Anatomy, Physiology & Genetics (APG)
Uniformed Services University of the Health Sciences
4301 Jones Bridge Road
Bethesda, Maryland 20814
David Mears, Ph.D.
- Johns Hopkins University
Insulin secretion from pancreatic b-cells is tightly regulated by plasma glucose levels as well as circulating hormones and locally released neurotransmitters. Defects in the responsiveness of the b-cell to these signals lead to the development of type II diabetes mellitus. The goal of this laboratory is to elucidate the cellular and molecular mechanisms involved in physiological regulation of insulin secretion, and how these pathways are involved in the pathogenesis of diabetes. Since previous studies have shown that changes in b-cell membrane potential and intracellular Ca2+ are crucial steps in regulated insulin secretion, our particular focus is on the modulation of b-cell electrical activity and intracellular Ca2+ levels by nutrient and neurohormonal signals.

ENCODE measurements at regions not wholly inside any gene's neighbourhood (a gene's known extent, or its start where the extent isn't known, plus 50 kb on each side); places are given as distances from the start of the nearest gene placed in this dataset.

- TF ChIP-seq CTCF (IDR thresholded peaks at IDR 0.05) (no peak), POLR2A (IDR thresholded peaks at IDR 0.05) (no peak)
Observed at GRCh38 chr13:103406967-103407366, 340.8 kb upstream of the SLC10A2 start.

Specific ongoing projects in the laboratory include
- Investigation of the signaling pathways involved in stimulation of insulin secretion by the neurotransmitter, acetylcholine, using molecular methods to identify acetylcholine receptor subtypes in b-cells and knock-out mice to determine the functional roles of these receptors
- Studies of the roles of intracellular Ca2+ stores and store-operated ionic currents in the regulation of insulin secretion, using fluorescent intracellular Ca2+ indicators and direct ionic current measurements from rodent and human b-cells
- Studies of b-cell function and dysfunction in psammomys obesus, an animal model of dietary induced obesity and diabetes.